Capito meets with bankers during Eastern Panhandle, W.Va., visit

September 04, 2013|By RICHARD F. BELISLE |
  • U.S. Rep. Shelley Moore Capito, right, tours Automated Merchandising Systems in Kearneysville, W.Va. during a busy day in the Eastern Panhandle on Wednesday. Automated Merchandising Systems President Sharon Shull shows Capito, R-W.Va., a vending machine that was manufactured at the company.
By Joe Crocetta / Staff Photographer

MARTINSBURG, W.Va. — U.S. Rep. Shelley Moore Capito listened with area bankers Wednesday as officials from the Pittsburgh branch of the Federal Home Loan Bank announced a new program to help low- and moderate-income families buy their first homes.

The announcement came at a meeting of bankers at Blue Ridge Community and Technical College.

The First Front Door program helps first-time homebuyers get help with down payments, closing costs and other ways to secure a mortgage. The program will grant qualified prospective borrowers $3 for every $1 they invest up to a maximum of $5,000.

“Owning a home is part of the American Dream,” said Capito, R-W.Va. “It gives you a sense of pride, accomplishment and a place to create lasting memories with your families.”

Winthrop Watson, president and chief executive officer of Federal Home Loan Bank, said West Virginia has had a low number of foreclosures compared to other states, because lenders here did not participate in the “unscrupulous practices that led many Americans to face difficulties with their mortgages. West Virginia banks are part of the fabric of their communities.”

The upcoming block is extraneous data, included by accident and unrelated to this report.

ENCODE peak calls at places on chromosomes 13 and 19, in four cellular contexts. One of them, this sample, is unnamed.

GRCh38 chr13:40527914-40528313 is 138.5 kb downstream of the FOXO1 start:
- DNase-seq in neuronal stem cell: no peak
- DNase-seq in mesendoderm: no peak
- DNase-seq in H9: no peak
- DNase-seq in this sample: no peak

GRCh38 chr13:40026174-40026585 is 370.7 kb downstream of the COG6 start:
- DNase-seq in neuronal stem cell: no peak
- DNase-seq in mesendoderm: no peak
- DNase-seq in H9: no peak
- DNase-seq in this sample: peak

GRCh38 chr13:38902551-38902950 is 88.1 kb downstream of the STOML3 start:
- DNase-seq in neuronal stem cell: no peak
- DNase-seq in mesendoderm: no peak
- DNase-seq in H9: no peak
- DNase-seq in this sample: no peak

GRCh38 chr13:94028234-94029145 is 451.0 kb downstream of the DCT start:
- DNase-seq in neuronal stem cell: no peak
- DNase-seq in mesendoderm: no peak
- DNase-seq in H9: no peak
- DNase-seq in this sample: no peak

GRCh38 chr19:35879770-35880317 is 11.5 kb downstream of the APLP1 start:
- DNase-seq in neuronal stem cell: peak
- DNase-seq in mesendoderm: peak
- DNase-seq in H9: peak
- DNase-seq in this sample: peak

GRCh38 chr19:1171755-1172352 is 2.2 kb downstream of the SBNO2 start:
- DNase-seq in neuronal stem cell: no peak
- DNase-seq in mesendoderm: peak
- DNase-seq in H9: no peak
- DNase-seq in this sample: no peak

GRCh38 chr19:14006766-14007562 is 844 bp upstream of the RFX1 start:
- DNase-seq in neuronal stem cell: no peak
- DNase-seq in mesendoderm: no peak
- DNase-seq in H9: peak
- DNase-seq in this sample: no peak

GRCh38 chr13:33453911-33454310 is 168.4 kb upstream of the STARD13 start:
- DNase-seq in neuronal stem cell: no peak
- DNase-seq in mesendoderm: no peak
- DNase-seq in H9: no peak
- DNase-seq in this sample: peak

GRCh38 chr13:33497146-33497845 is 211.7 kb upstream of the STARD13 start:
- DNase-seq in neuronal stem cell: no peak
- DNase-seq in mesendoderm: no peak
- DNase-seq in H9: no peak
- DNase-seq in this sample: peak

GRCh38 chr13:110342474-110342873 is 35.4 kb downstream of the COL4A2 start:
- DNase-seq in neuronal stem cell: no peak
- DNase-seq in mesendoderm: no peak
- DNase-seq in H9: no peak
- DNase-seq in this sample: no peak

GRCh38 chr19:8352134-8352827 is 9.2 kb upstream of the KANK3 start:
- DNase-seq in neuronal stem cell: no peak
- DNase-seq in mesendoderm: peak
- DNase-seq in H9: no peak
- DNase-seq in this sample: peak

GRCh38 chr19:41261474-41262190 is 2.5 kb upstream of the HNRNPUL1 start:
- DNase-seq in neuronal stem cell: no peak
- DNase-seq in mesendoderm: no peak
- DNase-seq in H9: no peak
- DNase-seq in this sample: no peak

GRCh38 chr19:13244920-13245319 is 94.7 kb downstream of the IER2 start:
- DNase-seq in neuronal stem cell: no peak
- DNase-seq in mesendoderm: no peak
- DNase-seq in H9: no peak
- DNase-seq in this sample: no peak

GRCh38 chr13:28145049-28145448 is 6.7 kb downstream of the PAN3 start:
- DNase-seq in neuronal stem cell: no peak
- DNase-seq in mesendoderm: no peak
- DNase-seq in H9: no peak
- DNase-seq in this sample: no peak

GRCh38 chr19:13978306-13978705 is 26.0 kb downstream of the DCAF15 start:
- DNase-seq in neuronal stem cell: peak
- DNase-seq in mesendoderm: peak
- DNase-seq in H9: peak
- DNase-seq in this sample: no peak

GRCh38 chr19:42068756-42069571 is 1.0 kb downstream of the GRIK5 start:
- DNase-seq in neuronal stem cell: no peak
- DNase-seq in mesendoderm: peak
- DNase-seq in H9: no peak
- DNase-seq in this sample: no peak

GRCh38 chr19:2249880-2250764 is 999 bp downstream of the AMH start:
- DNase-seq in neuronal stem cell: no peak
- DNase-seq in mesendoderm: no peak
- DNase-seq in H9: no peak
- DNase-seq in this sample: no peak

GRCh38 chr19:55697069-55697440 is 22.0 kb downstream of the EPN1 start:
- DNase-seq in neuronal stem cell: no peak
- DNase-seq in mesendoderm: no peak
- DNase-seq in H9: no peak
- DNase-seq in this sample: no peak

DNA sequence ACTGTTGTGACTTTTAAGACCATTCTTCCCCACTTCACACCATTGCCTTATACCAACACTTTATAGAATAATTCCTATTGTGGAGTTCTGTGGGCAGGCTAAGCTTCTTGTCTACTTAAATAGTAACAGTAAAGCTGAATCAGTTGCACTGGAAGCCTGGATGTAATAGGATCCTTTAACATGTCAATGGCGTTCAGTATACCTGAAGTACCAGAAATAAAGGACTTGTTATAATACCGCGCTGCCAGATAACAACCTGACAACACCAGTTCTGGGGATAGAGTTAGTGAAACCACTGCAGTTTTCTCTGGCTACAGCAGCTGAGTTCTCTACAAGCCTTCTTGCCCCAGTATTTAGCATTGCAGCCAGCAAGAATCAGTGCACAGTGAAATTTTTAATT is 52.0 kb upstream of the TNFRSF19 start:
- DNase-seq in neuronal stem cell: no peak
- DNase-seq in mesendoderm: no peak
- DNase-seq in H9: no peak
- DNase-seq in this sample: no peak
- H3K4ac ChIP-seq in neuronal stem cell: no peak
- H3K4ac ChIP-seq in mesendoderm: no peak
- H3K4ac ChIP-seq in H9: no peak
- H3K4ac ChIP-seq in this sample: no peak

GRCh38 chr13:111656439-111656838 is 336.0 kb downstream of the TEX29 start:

The Federal Home Loan Bank in Pittsburgh, like the other 11 branches across the country, is a cooperative owned by members of more than 7,500 community financial institutions of all sizes. Members include banks, housing counseling agencies, community based organizations and others with a stake in home ownership. 

It was created by Congress as a reliable source of funds for local lenders to finance housing, jobs and economic development.

Capito touched on several areas, including a requirement that banks increase their capital holdings to cover any more bank failures and mortgage foreclosures.

She spoke of the proposed qualified mortgage rule in the Dodd-Frank Act that requires lenders to ensure that borrowers have the ability to repay mortgages.

“It could potentially impact the ability of lenders to offer mortgages and consumers to receive them,” Capito said.

Capito shifted the discussion to the Obama administration’s proposed bombing of Syria in retaliation of that nation’s chemical weapons attack that killed more than 1,400 civilians last month.

She was noncommittal on whether she would support such an attack by U.S. forces.

“The (chemical) weapons are horrifying, beyond all American thought,” she said.

But Capito said that she is not convinced that there is a real threat to national security or whether the United States should attack Syria on its own without a United Nations sanction.

“There is no global coalition,” she said.

Capito said her mail reflects the feelings of many West Virginians who “overwhelmingly” oppose a U.S. an attack on Syria.

Capito’s Eastern Panhandle visit also included a tour of a Jefferson County business, Automated Merchandising System on West Burr Boulevard in Kearneysville, W.Va.

Automated Merchandising Systems is a privately owned company founded in 1997 that manufactures dependable state-of-the-art vending machines, according to its website.

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